Visualizing Hidden Structure
Wikipedia is the product of approximately 100 million man-hours of contribution, and thereby a great wealth of human knowledge.
Furthermore, Wikipedia features exceptional contextual structure. An article, rather than a simple collection of words, contains a collection of links to related or prerequisite information.
From this connectedness arises a very intriguing structure, which can be represented using a graph. Each Wikipedia page represents a node and the links to other pages would be an edge.
Graph analysis is a powerful and insightful tool when looking at large sets of interconnected data, such as social networks.
Below are some captivating examples of social graphs from around the web:
A social graph of 500 million people and their connections, Visualizing Friendships by Facebook’s Paul Butler.
Now for my explorations of Wikipedia…
I’ve used a similar approach to graph how one Wikipedia page links to other pages.
The previous image is a graph visualization for a given topic on Wikipedia. About 3,800 pages and 570,000 links between them.
Similarly, the spatial layout is determined by an algorithm that organizes the nodes based on their connectedness. Force-directed graph drawing simulates spring-like attractive force of edges, and the repulsive force between nodes, which runs iterative calculations and converges on an aesthetic equilibrium.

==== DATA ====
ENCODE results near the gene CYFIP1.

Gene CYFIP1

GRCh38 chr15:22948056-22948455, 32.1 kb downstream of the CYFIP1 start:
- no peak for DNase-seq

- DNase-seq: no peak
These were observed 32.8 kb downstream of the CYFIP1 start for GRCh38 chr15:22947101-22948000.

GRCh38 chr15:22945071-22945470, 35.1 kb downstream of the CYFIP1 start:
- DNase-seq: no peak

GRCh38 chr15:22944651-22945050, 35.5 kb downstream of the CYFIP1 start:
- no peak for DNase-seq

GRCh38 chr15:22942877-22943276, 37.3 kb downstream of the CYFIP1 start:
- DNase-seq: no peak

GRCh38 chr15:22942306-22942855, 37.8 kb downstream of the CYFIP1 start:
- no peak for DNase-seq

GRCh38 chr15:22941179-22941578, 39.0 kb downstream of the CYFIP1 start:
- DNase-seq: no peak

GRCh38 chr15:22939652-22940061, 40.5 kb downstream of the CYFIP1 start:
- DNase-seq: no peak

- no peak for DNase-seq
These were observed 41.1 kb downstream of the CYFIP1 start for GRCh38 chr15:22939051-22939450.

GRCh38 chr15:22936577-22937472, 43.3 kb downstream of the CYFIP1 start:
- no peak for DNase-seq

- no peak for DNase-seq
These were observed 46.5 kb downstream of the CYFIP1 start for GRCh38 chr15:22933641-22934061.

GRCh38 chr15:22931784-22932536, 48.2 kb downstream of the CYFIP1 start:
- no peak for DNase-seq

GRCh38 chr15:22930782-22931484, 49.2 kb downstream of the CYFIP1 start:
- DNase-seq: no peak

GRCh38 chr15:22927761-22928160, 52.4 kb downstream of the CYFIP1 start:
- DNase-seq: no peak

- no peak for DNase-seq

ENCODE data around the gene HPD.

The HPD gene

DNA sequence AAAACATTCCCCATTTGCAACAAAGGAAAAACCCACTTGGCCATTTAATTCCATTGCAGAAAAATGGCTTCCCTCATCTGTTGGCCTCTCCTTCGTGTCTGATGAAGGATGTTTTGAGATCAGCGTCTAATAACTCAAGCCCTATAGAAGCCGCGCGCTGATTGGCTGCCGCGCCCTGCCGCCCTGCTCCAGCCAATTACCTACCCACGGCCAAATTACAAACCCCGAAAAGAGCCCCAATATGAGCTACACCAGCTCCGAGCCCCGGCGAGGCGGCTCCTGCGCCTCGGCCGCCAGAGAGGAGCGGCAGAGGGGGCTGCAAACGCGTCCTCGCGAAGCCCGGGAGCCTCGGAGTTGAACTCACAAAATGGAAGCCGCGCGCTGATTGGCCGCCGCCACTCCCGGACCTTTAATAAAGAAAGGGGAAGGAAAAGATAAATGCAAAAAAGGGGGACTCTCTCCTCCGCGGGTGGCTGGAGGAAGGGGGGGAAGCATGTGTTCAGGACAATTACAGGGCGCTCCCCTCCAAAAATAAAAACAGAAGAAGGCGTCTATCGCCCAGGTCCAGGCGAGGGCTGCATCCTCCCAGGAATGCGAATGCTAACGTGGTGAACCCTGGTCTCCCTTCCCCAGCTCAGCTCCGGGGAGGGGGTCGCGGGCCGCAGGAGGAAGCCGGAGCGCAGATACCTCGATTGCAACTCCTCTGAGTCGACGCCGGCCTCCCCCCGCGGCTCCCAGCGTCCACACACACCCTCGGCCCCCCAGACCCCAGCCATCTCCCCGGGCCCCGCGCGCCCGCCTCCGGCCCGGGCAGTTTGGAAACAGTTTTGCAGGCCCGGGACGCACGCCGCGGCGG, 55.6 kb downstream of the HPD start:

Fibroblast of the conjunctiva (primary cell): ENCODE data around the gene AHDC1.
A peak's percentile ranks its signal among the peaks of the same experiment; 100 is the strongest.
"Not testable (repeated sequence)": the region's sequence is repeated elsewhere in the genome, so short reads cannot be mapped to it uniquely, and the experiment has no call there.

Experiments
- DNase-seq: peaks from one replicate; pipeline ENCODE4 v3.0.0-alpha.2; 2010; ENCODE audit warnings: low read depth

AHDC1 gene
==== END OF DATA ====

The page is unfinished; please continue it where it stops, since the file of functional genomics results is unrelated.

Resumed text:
The ‘Centrality’ of a node often determines the size of the nodes in a network visualization. Various measures exist, including Closeness Centrality, Eigenvector Centrality, and Betweenness Centrality.
Betweenness centrality measures the proportion of shortest paths a node (or edge) belongs to, which can indicate how much traffic or flow would be expected through a particular part of a network.
By analyzing the Wikipedia network, a hidden structure begins to emerge. Each colored community indicates a related topic. Technology, computation, linguistics, psychology — all emerge solely based on the interconnectedness of the individual articles.
Researching an unfamiliar topic on the internet can be challenging. Reading a Wikipedia page provides many references to other topics, which can quickly lead to confusion.
However, the underlying structure that emerges from links can help determine which topics are more important than others.
Since learning a new topic is based on prerequisite knowledge, the goal of this project was to identify a small collection of the most important articles.
It is impractical to read 3,800 articles on Wikipedia. This project tries to distinguish which linked articles are merely related, and which topics are crucial prerequisites.
This exploration has produced some quick, interesting results. However, it is far from complete. Wikipedia is just a small subset of human knowledge that has been transcribed to the internet.
The initial results have shown identified important articles, and more groups (representing general disciplines). However the current implementation only provides a ranking of ‘importance’. It lacks a sequence, or directionality (e.g. Topic X is a prerequisite of Y.)
Although this project has been a great introduction to the field of graph theory, there is still plenty to learn. My future endeavors will involve refining the methodology, and ultimately creating a tool that enables the discovery of underlying context and structure of knowledge in a given field.